He can ditch the road-user charging concept - and thus abandon his professed commitment to micro-economic reform.

Or he can admit his error - and thus admit that he can't deliver on big petrol price cuts, and that his CPI figure, underpinning so much in his package, is plain wrong, which in turn throws out all his calculations to compensate people

for the effects of his consumption tax.

We wait with interest.

But, friends, we will not be merely exposing the flaws, inequities, contradiction and loopholes, in these proposals.


We will be opposing the whole concept of a new tax in terms of the great priorities now on this nation1s agenda - the priorities that we, the Labor Government, have set as our agenda.

And we will show how disastrously wrong the Opposition have got their priorities.

. A consumption tax would not help sustainable economic growth; it would refuel inflation, and would necessitate much tighter monetary policy and higher interest rates

. A consumption tax would not create jobs; it would cost jobs

. A consumption tax would not help the elderly; it would disadvantage them among the worst of any section of the community

. A consumption tax would exacerbate the problems already facing rural Australia

. A consumption tax would be a massive disadvantage for our fastest growing industry, the tourist industry, with all its potential for job growth

. A consumption tax would not protect Australian families; its main burden would fall on the families of Australia.

But, my friends, let me make this clear.

The task of demolition, necessary as it is, comprehensive as it must be, will not be the single thrust of our response in the weeks and months to come.

Our attack will be in the context of our forward program, the unfinished business we have undertaken on behalf of the people of Australia. It will be placed in the context of the working through of the fundamental reforms initiated, this year, by the March Statement, the Special Premiers Conference, the Budget, and the November Statement.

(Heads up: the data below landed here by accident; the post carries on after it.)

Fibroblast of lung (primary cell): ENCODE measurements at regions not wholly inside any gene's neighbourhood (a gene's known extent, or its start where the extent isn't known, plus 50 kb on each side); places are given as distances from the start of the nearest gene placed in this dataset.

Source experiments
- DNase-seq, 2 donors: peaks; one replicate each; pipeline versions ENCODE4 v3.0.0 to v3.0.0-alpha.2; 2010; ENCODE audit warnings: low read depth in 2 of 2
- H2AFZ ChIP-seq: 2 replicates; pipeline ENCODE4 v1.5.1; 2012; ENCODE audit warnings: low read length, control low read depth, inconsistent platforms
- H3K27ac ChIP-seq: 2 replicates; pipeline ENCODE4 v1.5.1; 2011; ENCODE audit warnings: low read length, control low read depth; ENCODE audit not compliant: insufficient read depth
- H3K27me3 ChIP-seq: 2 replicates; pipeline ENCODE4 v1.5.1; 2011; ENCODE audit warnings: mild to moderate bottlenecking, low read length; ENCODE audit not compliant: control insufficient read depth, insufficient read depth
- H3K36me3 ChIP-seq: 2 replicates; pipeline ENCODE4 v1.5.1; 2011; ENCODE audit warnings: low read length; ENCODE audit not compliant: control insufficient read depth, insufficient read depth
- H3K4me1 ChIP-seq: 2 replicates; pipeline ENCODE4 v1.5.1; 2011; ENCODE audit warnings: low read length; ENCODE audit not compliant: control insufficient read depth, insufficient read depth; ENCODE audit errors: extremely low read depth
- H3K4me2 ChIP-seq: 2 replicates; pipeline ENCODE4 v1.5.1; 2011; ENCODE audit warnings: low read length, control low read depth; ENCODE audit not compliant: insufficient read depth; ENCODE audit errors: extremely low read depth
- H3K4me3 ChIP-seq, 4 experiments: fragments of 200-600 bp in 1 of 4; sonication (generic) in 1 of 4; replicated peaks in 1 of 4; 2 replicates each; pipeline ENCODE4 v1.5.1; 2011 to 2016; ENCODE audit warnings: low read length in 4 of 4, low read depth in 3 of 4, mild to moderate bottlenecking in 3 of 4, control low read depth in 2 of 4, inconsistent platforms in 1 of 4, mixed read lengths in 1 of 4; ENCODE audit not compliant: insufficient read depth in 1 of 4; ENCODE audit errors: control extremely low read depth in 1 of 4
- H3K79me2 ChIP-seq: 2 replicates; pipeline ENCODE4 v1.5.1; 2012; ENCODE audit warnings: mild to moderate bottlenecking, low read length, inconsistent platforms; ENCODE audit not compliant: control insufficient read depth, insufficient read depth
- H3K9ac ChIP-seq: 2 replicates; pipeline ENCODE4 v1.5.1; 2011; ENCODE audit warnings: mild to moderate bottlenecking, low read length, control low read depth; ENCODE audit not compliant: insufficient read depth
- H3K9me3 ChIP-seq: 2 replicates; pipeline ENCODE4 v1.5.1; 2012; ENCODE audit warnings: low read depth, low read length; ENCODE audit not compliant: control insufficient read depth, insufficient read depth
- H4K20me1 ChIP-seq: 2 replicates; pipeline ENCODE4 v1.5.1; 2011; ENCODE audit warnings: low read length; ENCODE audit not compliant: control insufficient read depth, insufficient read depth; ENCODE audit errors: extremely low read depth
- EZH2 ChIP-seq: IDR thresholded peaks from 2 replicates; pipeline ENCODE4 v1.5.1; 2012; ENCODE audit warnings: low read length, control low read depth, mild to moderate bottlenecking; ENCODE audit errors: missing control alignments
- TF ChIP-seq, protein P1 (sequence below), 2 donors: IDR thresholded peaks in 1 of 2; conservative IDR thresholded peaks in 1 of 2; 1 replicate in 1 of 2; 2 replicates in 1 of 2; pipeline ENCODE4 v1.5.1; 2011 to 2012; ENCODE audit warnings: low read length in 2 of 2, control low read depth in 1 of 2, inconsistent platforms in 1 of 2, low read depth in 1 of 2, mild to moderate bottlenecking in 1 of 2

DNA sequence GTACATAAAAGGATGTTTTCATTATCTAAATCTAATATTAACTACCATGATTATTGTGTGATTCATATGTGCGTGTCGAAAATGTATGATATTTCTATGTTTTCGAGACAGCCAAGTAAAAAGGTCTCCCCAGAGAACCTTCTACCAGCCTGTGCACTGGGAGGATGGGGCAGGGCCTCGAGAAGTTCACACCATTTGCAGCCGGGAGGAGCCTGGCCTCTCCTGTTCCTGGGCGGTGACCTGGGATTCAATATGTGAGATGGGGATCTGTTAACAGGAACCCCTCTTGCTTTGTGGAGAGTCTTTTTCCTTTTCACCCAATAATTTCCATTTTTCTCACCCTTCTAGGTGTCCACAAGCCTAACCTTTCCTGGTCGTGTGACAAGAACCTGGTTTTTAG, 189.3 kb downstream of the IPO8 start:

And this is what Australians can look forward to from the Government in the months ahead:

., - the implementation of recently announced decisions which will generate sustainable jobs, in major resource and manufacturing projects;

. the announcement, and implementation, of details of projects to improve Australian cities;

. details of legislation to improve superannuation coverage for all Australians;


. next year, the finalisation of the ecologically sustainable development process, which will ensure that soundly based environmental considerations become a normal part of all government and private sector decision-making;

. the finalisation of the Government's industrial relations reforms, to see Australia's industrial culture re-oriented to increased productivity - and therefore prosperity - as well as to underwrite our

long-established concern for equity in the wages system;

. further developments in microeconomic reform, including major initiatives in communications;

. our commitment to move towards removing pensioners from the personal income tax system;

. finalising agreement with the States and Territories on a major injection of funds into the TAPE system;

. the $1 billion savings to business from taxation measures announced earlier this month;

. the continuing reforms in transport, especially on the waterfront;

. the continuing pressure we are exerting internationally to have other trading nations liberalise their trading arrangements, to provide expanded markets for Australia exports of goods and services.

Meanwhile, we will produce a detailed analysis of every facet of the Opposition package.

And, above all, friends, above all for this Labor Government, our response will be placed squarely in the context of our continuing commitment to achieve sustained growth with low inflation, and the restoration of job growth.

That will be our real reply to this meretricious public relations exercise our opponents have launched. And that will be our real message to the people of Australia, in the first and second years of the second century of the great Australian Labor Party, as we head towards the fifth term of

this great Labor Government.